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How ‘Schitt’s Creek’ Became Such a Reliable Source of TV Joy

On the occasion of “Schitt’s Creek” dropping a (lovely!) Christmas special tonight, it’s a safe bet that you’re either reading this as a big fan or a confused bystander wondering when and why the hell this low-key Canadian show became so beloved.

To be a “Schitt’s Creek” fan who watched it from the start (or at least since it dropped on Netflix) means defending it to skeptical naysayers with emphatic joy. “The title is the name of a town, it’s supposed to be a joke!” you’ll exclaim to their raised eyebrows. “It takes some time to get going, but once it does, it’s the best,” you’ll insist to their initial wariness. And if all of the above doesn’t work, there’s nothing quite like whipping out a trusty, “but Eugene Levy and Catherine O’Hara” caveat to prove the show’s inherent bonafides.

All of the above is true. The series about a rich family going bankrupt began as a fun project for O’Hara, Levy, and his son Dan (also “Schitt’s Creek’s” co-creator and showrunner) to play the kinds of narcissistic weirdos that have long defined their comedy. It was always sharp, and everyone’s arch performances made characters that could have been too irritating to withstand too hilarious to ignore. (Though admittedly, Chris Elliott’s slovenly mayor was perpetually out of step from everyone else.) But it was also always clear if the series was going to have a meaningful life past its premise, “Schitt’s Creek” would have to shift from its initial “snobs vs rubes” setup to become something more.

And lo, it did. As us annoying diehards will tell you annoying reluctants until we turn blue in the face, “Schitt’s Creek” has since revealed itself to be a bright spot of comedy as smart as it is warm. The Rose family slowly but surely let go of their former lavish life and tried to move forward in their humble new one, albeit with a wall dedicated to the many ostentatious wigs of their theatrical matriarch Moira (O’Hara, turning in a performance as bonkers as it is brilliant, as per always).

But while the partnership of O’Hara and Levy — playing a married couple once again — is a reliable goldmine, the impressive evolution of “Schitt’s Creek” is in large part thanks to the Rose’s children and the actors who play them. David (Dan Levy) and Alexis (Annie Murphy) began the series as insufferable party monsters (though ones with impeccable comedic timing). Four seasons later, they’re still partial to the finer things in life, but they’re also functional-ish adults capable of compassion beyond their most immediate needs. Alexis leaned into her ambitious side, had her heart broken, stitched it back together. David made his first best friend (played by a perfectly deadpan Emily Hampshire), started a business, and fell in love. They didn’t become different people, but they did become better ones, and watching them do it was a wonderful, unexpected pleasure.

David’s romance with his smirky business partner Patrick (Noah Reid) has been a particular highlight, though also a mildly controversial one. As “The New Yorker” columnist Emily Nussbaum recently noted with both confusion and curiosity, there’s no real homophobia in Schitt’s Creek, a tiny rural Canadian town that even just statistically wouldn’t have a huge LGBTQ population. But according to Dan Levy, that was an explicit choice, not an oversight. “I have no patience for homophobia,” he unequivocally stated at this year’s Vulture Festival in Los Angeles. “As a result, it’s been amazing to take that into the show. We show love and tolerance. If you put something like that out of the equation, you’re saying that doesn’t exist and shouldn’t exist.”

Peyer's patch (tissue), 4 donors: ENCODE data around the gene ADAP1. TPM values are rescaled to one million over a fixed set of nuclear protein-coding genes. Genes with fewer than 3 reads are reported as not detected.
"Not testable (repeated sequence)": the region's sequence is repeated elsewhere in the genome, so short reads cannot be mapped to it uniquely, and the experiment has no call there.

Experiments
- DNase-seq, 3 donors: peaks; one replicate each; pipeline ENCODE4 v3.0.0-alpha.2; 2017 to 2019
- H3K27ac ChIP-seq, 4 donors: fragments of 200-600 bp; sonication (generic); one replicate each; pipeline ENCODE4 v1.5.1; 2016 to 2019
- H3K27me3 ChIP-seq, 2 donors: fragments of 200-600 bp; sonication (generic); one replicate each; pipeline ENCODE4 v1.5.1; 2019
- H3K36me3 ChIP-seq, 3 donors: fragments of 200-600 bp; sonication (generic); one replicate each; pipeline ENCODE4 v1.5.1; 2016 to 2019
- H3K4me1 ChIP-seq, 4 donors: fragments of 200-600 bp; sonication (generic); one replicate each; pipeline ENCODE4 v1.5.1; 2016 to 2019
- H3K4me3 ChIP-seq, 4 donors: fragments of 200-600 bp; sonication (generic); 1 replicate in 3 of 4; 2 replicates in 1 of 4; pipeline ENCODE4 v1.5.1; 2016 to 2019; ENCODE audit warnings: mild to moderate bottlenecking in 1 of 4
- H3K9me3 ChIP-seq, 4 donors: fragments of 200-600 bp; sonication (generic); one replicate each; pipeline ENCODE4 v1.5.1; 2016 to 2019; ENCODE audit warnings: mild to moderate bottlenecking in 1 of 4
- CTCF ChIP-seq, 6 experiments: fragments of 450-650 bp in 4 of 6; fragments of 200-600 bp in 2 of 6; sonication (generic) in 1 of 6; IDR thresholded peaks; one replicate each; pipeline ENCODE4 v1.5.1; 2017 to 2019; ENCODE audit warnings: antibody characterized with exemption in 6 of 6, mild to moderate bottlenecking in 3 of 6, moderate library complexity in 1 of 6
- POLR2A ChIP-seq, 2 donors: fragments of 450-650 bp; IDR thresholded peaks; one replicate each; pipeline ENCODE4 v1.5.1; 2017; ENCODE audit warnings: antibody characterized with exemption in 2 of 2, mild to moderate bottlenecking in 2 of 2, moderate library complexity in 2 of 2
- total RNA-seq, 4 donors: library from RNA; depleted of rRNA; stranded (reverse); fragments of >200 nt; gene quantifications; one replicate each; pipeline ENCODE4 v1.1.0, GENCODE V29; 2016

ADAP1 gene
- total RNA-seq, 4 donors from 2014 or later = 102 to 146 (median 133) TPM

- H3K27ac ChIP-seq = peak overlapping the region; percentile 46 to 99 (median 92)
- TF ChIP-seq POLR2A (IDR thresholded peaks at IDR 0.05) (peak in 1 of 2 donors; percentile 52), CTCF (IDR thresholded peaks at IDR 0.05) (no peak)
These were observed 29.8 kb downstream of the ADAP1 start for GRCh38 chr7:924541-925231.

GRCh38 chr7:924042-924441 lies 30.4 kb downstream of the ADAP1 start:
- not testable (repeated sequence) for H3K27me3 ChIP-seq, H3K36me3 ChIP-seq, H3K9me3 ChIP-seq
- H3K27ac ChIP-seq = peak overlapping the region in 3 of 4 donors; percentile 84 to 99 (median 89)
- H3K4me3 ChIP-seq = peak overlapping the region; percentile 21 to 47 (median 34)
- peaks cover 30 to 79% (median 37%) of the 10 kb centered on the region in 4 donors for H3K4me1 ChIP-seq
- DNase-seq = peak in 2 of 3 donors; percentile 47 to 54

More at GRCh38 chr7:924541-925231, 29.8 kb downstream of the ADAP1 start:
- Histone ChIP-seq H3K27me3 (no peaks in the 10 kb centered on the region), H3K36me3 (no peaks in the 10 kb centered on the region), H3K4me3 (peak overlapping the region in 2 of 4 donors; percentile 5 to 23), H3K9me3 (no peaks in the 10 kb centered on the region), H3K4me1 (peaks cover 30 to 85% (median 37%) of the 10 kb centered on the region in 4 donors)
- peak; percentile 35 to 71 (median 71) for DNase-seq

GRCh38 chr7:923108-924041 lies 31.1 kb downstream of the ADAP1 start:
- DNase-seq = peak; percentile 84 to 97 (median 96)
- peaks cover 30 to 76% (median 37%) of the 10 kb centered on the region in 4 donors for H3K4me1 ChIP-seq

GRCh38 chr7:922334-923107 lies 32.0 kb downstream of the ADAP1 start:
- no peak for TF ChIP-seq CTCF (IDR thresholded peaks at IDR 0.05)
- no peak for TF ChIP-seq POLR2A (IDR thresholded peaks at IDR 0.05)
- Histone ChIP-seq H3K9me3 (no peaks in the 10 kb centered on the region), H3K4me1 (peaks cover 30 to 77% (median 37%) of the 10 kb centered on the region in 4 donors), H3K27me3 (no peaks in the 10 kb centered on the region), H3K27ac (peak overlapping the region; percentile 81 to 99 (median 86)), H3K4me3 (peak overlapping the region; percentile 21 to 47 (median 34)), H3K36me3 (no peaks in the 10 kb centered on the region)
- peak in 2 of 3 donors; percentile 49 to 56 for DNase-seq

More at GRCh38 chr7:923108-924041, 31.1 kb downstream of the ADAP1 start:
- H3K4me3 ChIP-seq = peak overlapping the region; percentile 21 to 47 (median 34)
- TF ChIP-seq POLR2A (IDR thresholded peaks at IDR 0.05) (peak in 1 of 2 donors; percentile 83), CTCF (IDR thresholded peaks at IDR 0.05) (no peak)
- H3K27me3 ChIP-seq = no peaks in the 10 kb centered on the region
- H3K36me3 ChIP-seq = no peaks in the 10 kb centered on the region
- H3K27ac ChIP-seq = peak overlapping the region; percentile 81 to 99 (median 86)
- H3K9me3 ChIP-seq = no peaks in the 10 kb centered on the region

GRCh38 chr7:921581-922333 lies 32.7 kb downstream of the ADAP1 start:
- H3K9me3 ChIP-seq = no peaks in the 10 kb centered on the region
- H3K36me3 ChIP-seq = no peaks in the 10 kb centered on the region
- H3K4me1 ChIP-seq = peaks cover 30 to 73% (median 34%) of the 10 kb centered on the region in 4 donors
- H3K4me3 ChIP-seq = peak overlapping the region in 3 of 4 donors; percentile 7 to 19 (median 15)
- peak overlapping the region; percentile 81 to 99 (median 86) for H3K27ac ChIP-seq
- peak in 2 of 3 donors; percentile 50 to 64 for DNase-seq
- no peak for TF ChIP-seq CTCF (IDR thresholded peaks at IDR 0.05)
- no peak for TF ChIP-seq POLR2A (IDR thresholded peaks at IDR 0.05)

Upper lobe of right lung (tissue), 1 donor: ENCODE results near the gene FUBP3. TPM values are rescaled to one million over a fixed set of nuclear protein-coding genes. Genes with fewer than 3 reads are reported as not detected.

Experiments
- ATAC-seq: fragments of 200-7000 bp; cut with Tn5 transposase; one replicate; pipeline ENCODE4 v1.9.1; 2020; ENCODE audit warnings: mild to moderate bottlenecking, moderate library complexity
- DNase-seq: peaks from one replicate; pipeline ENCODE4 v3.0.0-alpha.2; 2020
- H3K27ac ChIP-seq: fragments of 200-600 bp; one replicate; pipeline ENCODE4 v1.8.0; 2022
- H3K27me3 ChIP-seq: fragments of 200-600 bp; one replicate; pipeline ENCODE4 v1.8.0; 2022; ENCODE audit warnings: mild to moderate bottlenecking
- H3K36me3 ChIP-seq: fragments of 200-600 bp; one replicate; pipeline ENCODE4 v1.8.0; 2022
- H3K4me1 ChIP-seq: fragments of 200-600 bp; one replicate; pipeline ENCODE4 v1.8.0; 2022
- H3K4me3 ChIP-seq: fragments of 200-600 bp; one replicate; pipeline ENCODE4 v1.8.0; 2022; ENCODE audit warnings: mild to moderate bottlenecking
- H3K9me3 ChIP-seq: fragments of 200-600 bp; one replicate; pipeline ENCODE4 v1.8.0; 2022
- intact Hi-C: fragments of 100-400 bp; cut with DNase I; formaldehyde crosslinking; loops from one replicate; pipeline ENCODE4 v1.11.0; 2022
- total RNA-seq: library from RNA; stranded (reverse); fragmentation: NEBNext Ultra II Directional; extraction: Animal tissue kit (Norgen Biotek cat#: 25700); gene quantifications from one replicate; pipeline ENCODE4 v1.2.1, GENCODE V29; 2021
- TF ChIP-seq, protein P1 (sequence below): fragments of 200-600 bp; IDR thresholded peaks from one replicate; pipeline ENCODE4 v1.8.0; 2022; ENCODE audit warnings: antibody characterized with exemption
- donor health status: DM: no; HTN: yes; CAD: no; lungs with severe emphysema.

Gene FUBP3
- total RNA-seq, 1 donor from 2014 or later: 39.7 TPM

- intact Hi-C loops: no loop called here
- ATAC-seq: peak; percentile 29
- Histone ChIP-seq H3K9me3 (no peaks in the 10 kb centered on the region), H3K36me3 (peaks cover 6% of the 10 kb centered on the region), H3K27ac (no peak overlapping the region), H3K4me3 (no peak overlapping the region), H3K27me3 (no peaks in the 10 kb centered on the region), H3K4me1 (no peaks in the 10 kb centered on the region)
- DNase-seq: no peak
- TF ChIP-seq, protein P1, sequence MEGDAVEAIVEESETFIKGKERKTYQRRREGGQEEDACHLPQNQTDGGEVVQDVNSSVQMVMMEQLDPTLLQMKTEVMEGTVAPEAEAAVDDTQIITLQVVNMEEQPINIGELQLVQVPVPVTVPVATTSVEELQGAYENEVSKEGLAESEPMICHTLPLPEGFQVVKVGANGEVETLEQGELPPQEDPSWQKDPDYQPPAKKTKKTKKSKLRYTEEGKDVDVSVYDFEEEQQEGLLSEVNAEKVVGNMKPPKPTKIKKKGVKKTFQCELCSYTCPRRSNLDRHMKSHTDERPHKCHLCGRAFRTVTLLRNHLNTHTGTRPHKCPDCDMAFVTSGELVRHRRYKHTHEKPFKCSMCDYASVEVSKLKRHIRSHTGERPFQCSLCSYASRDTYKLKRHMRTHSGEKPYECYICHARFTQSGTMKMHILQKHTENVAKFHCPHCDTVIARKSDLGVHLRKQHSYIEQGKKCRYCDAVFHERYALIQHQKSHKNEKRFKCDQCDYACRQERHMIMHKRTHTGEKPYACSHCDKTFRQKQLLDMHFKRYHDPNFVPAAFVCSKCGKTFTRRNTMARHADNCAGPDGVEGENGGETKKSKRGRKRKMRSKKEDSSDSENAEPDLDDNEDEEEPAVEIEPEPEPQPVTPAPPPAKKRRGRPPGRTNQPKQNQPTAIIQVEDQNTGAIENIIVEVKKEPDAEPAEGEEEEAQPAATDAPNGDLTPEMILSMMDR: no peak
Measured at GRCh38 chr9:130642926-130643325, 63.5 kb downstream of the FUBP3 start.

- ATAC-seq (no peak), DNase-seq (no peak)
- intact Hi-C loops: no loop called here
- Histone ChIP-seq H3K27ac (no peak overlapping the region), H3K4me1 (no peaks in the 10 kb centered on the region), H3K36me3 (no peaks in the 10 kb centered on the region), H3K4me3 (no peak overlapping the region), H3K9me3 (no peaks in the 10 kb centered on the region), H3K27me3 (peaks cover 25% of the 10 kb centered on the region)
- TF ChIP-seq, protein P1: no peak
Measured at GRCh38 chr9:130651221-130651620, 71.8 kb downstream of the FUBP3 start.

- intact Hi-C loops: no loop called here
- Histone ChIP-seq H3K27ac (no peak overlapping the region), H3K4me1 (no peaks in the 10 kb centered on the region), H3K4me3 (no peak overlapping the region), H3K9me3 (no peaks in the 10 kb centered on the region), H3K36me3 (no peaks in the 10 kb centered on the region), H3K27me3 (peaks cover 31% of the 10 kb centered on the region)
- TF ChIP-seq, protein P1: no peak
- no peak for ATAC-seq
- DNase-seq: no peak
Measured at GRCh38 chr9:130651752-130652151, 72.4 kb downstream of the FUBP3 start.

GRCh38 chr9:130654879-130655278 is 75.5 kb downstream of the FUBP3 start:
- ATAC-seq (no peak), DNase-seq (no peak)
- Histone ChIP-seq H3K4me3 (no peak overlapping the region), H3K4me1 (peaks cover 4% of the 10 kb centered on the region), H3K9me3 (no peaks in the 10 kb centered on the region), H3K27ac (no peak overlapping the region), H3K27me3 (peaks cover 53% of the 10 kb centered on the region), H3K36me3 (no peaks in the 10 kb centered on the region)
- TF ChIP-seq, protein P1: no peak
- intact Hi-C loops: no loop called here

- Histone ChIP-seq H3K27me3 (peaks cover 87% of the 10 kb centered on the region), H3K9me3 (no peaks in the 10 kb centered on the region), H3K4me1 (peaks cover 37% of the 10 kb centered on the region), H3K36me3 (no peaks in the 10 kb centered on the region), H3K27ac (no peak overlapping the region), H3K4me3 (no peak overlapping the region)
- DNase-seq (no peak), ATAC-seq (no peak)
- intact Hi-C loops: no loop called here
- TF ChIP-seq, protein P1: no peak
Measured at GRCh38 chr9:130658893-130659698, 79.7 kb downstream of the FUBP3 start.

So, no, maybe David being openly pansexual in Schitt’s Creek isn’t “realistic.” But bypassing homophobia altogether makes it possible for Levy to prioritize David’s queerness and relationship without centering the reactions of straight people around him (an annoying, persistent trope in stories that are ostensibly about LGBTQ people). It allows David the room to mature as a person and Patrick to figure out his sexuality without having to set aside time to deal with bigots. It makes room for a moment like the beautiful one mid-season 4, when Patrick croons “Simply the Best” to David, eyes crinkling with soft happiness as David (rarely one to embrace the inconvenience of having feelings) fails to fight a smile. When Moira leans over to give David’s arm a supportive squeeze, it isn’t just a sweet moment, but a significant one four seasons in the making that acknowledges just how much they’ve both grown.

The Christmas special takes everything that the series and its characters have learned to heart. It shows us a brief glimpse of the luxurious life the Roses lived when they had all the money in the world (not to mention a captive audience for Moira’s wobbly version of Christmas classics). But as we and they quickly realize, they also had far less of the affection they have for each other now — and that, much to their surprise, is truly priceless.

The “Schitt’s Creek” Christmas special airs Dec. 19 at 10 p.m. EST on Pop. Seasons 1-4 are currently available to stream on Netflix.

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